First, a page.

Think OS X Server doesn’t have equivalents to Active Directory and Exchange? Think again.
Last week, I compared the costs of Mountain Lion Server with the licensing for Windows Server 2012 Essentials Edition. Both products are pretty clearly for the small business market. One of the big questions or concerns from readers centered around Microsoft’s Active Directory and Exchange. The assumption being that Apple didn’t provide anything similar.
That assumption, however, isn’t accurate. To clear up confusion, let’s take a look at what the core services and features in OS X Server actually offers and the audience that can best benefit from Mountain Lion Server – small businesses looking to set up a handful of services for a relatively small number of users.
Server app is now Apple’s primary OS X Server interface
Apple’s 2007 launch of Leopard Server was the beginning of a new business strategy for the company. Leopard Server included a number of new features – shared calendaring with iCal Server, Apple’s wiki-based collaborative tools, and streamlined Podcast creation and hosting through Podcast Producer were some of the highlights. The biggest new feature, however, was the introduction of a simplified setup assistant and Server Preferences – a utility designed to look and feel similar to System Preferences that enabled easy management of key server features for smaller organizations with limited technical knowledge or resources.
Fast forward nearly five years to today and you can see the focus that Apple introduced in Leopard Server has become the core of Mountain Lion Server. You can also see that many features that used to be OS X Server staples are gone (or at least are being handed their hats and coats). What remains is a very inexpensive but still relatively powerful server OS with a focus on easy setup and management as well as collaboration.
Apple offers an early glimpse into Mountain Lion Server and Mountain Lion Mac management
Apple has quietly posted an overview guide to Mountain Lion Server. The 25 page PDF document is available from Apple’s OS X Server Resources page, which barely references Mountain Lion at all. The generically named OS X Server Product Overview link in the page’s Documentation section, however, links to the new Mountain Lion Server product brief.
The overview guide is listed as being updated for June. That implies that it was deliberately placed there in advance of next month’s Mountain Lion release (as opposed to going live early by mistake). The guide primarily focuses on introducing the various features in Mountain Lion Server. While not in-depth, it definitely provides a sense of where Apple is going with Mountain Lion Server as well as with Mac and iOS management.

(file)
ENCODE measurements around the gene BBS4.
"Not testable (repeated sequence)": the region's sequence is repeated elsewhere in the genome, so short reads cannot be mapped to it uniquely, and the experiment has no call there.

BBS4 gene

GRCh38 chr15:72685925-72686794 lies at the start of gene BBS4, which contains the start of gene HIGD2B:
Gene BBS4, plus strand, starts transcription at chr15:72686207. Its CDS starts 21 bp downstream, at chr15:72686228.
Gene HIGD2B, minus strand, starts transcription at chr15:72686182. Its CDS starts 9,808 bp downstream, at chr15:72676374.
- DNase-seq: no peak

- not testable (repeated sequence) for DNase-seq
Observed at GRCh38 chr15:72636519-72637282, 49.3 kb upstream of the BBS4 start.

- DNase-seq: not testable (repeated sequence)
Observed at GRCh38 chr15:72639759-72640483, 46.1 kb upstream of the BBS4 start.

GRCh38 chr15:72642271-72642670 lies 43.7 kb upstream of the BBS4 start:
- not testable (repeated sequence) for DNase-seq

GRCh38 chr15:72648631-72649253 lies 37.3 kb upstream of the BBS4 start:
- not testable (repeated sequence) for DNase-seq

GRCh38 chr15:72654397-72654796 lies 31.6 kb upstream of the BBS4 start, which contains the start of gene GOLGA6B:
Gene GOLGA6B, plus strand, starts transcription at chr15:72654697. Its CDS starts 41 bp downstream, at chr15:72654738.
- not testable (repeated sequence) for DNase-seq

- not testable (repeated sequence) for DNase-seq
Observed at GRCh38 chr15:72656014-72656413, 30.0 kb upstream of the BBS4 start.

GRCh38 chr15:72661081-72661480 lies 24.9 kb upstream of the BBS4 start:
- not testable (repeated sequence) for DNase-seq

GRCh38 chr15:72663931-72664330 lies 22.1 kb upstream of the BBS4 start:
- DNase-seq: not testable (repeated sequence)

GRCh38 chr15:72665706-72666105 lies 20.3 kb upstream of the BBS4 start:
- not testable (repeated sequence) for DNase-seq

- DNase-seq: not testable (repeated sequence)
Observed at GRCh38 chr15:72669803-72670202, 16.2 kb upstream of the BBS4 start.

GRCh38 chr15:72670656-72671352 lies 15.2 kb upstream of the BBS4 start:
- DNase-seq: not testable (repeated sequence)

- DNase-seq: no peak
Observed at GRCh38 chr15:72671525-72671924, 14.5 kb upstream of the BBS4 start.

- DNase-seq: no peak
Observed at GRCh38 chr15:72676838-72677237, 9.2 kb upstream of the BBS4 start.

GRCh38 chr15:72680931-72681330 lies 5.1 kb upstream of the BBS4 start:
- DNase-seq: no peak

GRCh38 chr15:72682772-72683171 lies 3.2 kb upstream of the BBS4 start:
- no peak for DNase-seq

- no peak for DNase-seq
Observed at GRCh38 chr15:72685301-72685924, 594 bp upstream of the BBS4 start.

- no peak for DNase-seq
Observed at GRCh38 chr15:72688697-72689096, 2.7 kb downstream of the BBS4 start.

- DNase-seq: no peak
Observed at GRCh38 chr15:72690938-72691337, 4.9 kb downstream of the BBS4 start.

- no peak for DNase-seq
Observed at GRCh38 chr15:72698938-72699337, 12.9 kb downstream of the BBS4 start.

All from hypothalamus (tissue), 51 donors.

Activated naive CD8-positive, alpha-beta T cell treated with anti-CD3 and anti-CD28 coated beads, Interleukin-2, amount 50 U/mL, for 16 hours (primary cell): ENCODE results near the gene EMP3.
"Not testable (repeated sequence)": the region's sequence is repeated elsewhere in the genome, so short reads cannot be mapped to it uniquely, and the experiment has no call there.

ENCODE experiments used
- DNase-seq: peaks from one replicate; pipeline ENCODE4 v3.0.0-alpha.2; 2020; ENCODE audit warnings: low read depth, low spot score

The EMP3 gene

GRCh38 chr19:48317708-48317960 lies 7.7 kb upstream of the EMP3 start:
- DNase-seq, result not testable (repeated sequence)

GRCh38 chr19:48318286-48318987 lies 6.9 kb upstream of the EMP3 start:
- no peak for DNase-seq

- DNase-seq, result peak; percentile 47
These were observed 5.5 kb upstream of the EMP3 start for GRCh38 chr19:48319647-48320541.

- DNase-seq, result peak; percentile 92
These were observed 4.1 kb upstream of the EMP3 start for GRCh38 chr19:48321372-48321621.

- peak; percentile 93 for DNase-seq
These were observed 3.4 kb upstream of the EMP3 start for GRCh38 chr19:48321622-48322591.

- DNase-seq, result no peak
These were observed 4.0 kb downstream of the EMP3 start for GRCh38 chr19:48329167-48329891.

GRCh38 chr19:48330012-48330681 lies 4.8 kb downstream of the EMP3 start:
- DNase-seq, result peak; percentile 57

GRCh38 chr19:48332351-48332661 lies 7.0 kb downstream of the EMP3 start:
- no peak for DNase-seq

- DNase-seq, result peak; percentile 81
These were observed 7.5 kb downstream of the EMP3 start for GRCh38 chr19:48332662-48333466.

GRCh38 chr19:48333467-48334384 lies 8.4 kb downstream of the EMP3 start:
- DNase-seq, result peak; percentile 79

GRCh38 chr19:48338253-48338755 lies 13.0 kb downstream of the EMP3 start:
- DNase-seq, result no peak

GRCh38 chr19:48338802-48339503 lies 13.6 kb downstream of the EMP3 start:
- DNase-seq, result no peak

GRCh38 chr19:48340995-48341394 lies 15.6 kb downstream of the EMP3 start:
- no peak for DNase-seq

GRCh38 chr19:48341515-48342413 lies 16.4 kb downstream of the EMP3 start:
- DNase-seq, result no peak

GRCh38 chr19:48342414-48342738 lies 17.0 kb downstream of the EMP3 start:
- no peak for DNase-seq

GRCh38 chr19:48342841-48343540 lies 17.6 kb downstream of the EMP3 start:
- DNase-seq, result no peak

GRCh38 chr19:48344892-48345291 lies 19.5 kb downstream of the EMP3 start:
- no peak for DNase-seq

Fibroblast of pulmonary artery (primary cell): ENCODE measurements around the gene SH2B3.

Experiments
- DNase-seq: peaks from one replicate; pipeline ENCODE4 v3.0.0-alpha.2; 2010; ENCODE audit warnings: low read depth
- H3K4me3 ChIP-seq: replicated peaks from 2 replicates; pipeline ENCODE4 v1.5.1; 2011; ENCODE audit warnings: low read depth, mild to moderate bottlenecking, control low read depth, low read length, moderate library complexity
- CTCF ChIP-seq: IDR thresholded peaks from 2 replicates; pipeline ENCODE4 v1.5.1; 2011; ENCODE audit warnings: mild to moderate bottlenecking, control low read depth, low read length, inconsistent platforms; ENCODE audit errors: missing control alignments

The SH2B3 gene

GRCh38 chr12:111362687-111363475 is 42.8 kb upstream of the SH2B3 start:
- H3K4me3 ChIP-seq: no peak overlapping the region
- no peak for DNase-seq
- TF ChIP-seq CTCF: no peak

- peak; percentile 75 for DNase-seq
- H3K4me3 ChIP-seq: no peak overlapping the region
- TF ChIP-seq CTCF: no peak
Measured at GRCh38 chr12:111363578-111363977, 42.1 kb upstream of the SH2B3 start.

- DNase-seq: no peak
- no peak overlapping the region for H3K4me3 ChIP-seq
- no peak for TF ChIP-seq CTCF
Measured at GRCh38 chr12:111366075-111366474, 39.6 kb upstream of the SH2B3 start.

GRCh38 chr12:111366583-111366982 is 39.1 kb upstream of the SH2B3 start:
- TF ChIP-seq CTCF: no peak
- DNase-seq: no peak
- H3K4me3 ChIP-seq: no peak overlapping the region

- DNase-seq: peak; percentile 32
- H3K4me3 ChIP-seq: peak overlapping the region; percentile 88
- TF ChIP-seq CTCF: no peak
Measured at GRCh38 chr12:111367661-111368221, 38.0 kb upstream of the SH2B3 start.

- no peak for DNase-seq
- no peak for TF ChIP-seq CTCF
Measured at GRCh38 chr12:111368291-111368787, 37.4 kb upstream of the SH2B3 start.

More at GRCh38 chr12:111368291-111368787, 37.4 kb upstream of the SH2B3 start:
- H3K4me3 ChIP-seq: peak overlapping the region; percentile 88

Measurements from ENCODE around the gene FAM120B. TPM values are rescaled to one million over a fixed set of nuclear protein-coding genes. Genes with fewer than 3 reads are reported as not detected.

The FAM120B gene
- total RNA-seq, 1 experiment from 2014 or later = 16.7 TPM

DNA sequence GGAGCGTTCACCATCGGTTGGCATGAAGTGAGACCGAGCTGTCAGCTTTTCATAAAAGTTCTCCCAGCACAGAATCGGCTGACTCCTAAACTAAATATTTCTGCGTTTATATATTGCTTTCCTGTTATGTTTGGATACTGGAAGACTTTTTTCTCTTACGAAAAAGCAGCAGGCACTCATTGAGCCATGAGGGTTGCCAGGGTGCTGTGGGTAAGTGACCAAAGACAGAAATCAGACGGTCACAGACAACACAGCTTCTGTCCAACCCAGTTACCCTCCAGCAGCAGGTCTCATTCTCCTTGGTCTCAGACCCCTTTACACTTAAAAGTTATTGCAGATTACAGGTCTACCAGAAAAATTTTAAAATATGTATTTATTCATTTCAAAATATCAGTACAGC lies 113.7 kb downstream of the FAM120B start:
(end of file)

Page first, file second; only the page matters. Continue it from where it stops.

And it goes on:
One interesting moment during last year’s WWDC keynote was when Steve Jobs said that Apple was moving beyond the digital hub strategy it had embraced for years. He talked about how our computers are no longer the hub of our digital life and said that Apple was demoting the Macs and PCs and making them just another device like an iPhone or iPad.
That message set the stage for iCloud and for cord-free iOS devices that don’t need a Mac or PC for activation, backup, or sync.
There was also a much subtler message, however, that no one really picked up on at that time. In making the Mac just another device, Apple was likely laying the groundwork to change how companies and schools manage Macs – essentially treating them as just another device and bringing the mobile device management (MDM) paradigm introduced in iOS 4 to OS X and Mac management.
Mac IT specialists need a unique set of skills and knowledge
Recent data shows that nearly half of all companies offer or provide Macs to employees and that the Macs represent about 7% computers in the workplace. That’s according to a Forrester report that was issued last month and that prompted me to write a feature about how deploying and managing large Mac populations in enterprise environments differs significantly from supporting a handful of Macs.
In that that article, I covered a lot of the tools IT departments rely on to handle large scale Mac deployments. Knowing what those tools are is a great starting point, but there are also several key skills that IT professionals managing and/or supporting Macs in business need regardless of whether they’re dealing with a half dozen Macs or upwards of a thousand.